Michael Hasenstab, has warned that investors are missing out on the long term opportunities in fixed income because they are panicking over near term issues such as QE's end and a potential credit crunch in China.
Hasenstab, who runs nine funds at the firm including the Templeton Global Bond and Templeton Emerging Markets Bond fund, said volatility should not come as a surprise given the so-called US Federal Reserve 'taper tantrum', the fear of a credit crunch in China and hot spots of global unrest.
But he insists that 'those who can't stand the heat may miss out'.
The renowned bond manager said investors needed to separate short term market panics from long-term trend shifts to find the best opportunities and claimed that many were missing the point that permanently higher interest rates were a likelihood going forward.
He said: 'It’s critical to understand or disentangle the recent volatility in fixed income markets. There were two major factors. One was the rise in interest rates, which, in our view (and what we’ve been positioning for), could likely be a permanent move higher.'
'I consider this rise in rates from exceptionally and distortedly low levels in many countries as moving toward more normal levels. I don’t think we’re fully there yet in terms of an equilibrium level, but we’ve at least begun to adjust.'
Hasenstab said that the other factor had been a more general bout of panic and risk aversion.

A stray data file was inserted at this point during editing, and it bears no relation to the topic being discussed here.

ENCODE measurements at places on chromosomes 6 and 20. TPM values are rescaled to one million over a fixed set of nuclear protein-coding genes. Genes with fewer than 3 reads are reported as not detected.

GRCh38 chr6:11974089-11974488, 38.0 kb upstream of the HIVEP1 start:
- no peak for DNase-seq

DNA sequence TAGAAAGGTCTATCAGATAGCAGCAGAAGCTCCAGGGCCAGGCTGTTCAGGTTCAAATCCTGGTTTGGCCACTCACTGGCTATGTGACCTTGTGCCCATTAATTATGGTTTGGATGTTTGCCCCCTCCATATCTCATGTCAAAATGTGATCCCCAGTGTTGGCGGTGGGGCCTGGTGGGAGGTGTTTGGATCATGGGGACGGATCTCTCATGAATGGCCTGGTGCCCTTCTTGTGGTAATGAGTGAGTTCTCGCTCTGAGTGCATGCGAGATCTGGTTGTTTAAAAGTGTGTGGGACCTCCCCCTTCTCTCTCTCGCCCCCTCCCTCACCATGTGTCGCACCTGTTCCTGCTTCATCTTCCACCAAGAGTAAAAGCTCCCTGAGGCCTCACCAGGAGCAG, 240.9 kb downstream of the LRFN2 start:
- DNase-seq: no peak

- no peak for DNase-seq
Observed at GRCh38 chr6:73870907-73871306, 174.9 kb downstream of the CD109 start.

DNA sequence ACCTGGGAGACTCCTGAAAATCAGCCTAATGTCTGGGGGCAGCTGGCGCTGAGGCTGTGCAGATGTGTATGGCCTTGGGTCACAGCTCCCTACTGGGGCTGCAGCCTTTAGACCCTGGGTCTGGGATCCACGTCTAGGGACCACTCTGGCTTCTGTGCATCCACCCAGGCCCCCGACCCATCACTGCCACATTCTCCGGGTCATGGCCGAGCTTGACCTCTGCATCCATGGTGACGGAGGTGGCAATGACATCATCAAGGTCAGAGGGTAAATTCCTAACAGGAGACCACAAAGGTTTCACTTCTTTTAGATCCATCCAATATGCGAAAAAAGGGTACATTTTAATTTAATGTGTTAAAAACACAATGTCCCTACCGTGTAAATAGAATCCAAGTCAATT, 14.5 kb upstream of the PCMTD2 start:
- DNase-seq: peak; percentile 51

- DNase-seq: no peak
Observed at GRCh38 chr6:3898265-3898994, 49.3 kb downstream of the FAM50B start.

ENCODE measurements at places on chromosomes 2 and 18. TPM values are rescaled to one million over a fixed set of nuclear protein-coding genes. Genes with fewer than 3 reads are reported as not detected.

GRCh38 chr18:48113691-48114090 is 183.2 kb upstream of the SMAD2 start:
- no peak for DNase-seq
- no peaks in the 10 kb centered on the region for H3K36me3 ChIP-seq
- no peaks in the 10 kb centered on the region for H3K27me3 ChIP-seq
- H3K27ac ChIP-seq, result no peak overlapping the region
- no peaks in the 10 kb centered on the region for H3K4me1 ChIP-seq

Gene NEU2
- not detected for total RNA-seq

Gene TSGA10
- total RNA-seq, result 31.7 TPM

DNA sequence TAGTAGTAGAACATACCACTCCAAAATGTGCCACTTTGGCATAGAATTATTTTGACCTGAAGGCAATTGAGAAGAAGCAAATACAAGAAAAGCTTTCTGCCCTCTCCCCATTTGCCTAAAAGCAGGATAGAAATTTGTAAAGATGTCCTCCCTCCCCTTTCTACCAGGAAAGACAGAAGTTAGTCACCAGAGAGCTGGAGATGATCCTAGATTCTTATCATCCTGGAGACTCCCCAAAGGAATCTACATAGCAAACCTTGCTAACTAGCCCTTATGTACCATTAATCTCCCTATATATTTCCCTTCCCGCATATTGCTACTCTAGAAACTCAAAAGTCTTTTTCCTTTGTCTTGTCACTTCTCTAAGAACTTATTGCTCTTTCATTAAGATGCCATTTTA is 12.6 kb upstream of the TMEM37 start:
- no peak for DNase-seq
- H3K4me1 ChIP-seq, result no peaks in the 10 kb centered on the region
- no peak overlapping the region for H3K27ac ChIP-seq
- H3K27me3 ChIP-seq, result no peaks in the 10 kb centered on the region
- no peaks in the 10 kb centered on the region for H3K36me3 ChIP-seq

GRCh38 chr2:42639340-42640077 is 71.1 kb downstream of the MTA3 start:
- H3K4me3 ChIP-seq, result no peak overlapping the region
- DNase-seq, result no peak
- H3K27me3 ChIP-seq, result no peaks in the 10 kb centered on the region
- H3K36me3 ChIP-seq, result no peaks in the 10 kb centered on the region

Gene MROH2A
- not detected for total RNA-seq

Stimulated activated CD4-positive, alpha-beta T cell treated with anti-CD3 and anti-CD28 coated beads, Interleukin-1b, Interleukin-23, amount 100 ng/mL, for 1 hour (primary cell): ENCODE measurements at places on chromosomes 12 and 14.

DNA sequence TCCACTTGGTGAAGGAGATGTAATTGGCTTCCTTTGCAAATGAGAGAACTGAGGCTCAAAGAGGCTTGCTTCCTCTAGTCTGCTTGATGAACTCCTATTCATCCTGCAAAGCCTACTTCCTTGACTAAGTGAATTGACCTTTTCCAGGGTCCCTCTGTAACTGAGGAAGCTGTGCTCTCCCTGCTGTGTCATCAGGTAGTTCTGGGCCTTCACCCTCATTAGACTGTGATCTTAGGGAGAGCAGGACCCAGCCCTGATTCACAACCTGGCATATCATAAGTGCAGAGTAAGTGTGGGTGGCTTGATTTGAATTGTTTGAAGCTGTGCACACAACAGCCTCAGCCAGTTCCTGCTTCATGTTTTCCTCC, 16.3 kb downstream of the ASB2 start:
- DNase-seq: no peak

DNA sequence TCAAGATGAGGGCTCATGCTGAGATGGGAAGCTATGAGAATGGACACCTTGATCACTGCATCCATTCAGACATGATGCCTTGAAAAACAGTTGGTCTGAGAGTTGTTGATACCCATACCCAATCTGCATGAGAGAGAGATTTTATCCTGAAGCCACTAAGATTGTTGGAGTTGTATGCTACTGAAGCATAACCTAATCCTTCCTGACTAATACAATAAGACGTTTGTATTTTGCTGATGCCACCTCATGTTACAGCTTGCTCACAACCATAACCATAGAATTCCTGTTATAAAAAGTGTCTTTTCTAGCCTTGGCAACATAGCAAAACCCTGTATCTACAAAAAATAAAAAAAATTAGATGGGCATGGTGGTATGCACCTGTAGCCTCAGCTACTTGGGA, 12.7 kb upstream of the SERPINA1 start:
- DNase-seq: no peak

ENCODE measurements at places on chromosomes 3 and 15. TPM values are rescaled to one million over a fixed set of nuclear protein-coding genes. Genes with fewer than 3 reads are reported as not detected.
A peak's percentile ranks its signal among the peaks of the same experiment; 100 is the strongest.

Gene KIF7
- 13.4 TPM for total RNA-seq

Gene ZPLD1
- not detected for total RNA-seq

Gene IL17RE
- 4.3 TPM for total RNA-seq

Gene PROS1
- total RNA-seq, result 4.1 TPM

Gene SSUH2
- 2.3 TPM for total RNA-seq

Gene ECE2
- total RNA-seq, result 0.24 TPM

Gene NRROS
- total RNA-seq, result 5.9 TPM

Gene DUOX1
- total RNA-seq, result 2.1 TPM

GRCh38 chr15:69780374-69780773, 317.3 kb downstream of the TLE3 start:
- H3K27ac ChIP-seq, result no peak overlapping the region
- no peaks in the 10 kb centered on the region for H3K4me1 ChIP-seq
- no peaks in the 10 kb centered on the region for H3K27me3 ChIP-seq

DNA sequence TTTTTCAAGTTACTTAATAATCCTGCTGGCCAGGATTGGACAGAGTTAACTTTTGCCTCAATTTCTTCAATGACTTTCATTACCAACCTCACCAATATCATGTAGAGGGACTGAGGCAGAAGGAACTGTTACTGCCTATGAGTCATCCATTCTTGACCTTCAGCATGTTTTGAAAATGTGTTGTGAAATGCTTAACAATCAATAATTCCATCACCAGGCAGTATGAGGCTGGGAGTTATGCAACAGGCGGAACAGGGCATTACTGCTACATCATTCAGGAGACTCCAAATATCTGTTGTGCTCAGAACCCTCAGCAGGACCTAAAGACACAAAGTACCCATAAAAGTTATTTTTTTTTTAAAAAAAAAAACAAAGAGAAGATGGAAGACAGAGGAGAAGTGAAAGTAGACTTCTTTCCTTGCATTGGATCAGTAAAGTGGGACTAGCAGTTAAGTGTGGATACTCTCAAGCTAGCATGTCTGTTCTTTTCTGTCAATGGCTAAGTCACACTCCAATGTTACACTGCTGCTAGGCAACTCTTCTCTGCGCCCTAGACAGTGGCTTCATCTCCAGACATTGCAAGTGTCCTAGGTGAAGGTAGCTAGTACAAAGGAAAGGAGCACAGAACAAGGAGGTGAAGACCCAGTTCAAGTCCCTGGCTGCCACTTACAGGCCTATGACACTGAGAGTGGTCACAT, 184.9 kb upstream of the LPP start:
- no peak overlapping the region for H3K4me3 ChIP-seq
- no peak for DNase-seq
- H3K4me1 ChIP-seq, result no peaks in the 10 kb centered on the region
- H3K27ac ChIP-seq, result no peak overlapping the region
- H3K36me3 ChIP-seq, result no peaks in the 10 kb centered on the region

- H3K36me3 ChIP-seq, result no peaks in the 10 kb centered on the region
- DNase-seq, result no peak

He accepted that talk of the Federal Reserve starting to taper off its liquidity injections was always going to spark some market dislocations but stressed that there should still be sufficient liquidity in the global system even with some tightening.
'It’s important to remember tapering does not necessarily mean tight policy. It means the end of an excessively loose policy.'
Hasenstab also believes that if the Fed is tightening against a perceived backdrop of an improving global economy, it would be beneficial for the rest of the world and emerging markets in particular.
'I think this fear of liquidity being pulled out of emerging markets due to the Fed ending its bond purchasing program is overstated as we do not believe there would be a massive contraction of liquidity out of emerging markets. Our view is that this is likely to be more of an entry point for investors as opposed to an exit.'
He pointed out that Japan was also likely to continue to print money for some time.
'Thus as the US begins to taper, Japan is beginning to ramp up. In our view, it doesn’t really matter whether the Fed prints or Japan prints or Europe prints. If it’s printed, it’s going to flow out.'
He also said fears over a potential Chinese credit crunch and overheating real estate sector were probably overdone.
'I think it’s important to understand what’s happening in China in the context of broader reform and the short-term need to rein in the shadow banking system. When a sector gets too hot, it is necessary to pull it back.'